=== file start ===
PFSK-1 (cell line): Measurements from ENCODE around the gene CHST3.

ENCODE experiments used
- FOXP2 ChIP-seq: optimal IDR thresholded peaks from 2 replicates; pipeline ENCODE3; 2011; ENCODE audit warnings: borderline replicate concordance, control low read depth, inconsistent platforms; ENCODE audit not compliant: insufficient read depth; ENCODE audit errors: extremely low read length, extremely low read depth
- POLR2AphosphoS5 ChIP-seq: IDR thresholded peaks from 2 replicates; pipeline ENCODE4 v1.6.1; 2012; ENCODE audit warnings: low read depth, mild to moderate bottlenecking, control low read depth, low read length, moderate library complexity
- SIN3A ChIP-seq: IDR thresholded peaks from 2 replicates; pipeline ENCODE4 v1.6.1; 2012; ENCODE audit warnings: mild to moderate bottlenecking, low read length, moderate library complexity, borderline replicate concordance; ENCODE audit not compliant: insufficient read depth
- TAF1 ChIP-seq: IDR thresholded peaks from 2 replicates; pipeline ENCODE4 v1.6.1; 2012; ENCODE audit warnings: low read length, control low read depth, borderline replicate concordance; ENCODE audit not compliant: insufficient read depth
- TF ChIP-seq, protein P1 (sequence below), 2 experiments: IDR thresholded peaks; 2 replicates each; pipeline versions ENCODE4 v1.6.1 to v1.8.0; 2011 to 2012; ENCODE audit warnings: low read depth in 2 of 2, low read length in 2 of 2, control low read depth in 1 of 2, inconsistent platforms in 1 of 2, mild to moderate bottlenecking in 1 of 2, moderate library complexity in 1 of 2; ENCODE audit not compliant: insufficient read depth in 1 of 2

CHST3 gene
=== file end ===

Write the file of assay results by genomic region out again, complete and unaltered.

PFSK-1 (cell line): Measurements from ENCODE around the gene CHST3.

ENCODE experiments used
- FOXP2 ChIP-seq: optimal IDR thresholded peaks from 2 replicates; pipeline ENCODE3; 2011; ENCODE audit warnings: borderline replicate concordance, control low read depth, inconsistent platforms; ENCODE audit not compliant: insufficient read depth; ENCODE audit errors: extremely low read length, extremely low read depth
- POLR2AphosphoS5 ChIP-seq: IDR thresholded peaks from 2 replicates; pipeline ENCODE4 v1.6.1; 2012; ENCODE audit warnings: low read depth, mild to moderate bottlenecking, control low read depth, low read length, moderate library complexity
- SIN3A ChIP-seq: IDR thresholded peaks from 2 replicates; pipeline ENCODE4 v1.6.1; 2012; ENCODE audit warnings: mild to moderate bottlenecking, low read length, moderate library complexity, borderline replicate concordance; ENCODE audit not compliant: insufficient read depth
- TAF1 ChIP-seq: IDR thresholded peaks from 2 replicates; pipeline ENCODE4 v1.6.1; 2012; ENCODE audit warnings: low read length, control low read depth, borderline replicate concordance; ENCODE audit not compliant: insufficient read depth
- TF ChIP-seq, protein P1 (sequence below), 2 experiments: IDR thresholded peaks; 2 replicates each; pipeline versions ENCODE4 v1.6.1 to v1.8.0; 2011 to 2012; ENCODE audit warnings: low read depth in 2 of 2, low read length in 2 of 2, control low read depth in 1 of 2, inconsistent platforms in 1 of 2, mild to moderate bottlenecking in 1 of 2, moderate library complexity in 1 of 2; ENCODE audit not compliant: insufficient read depth in 1 of 2

CHST3 gene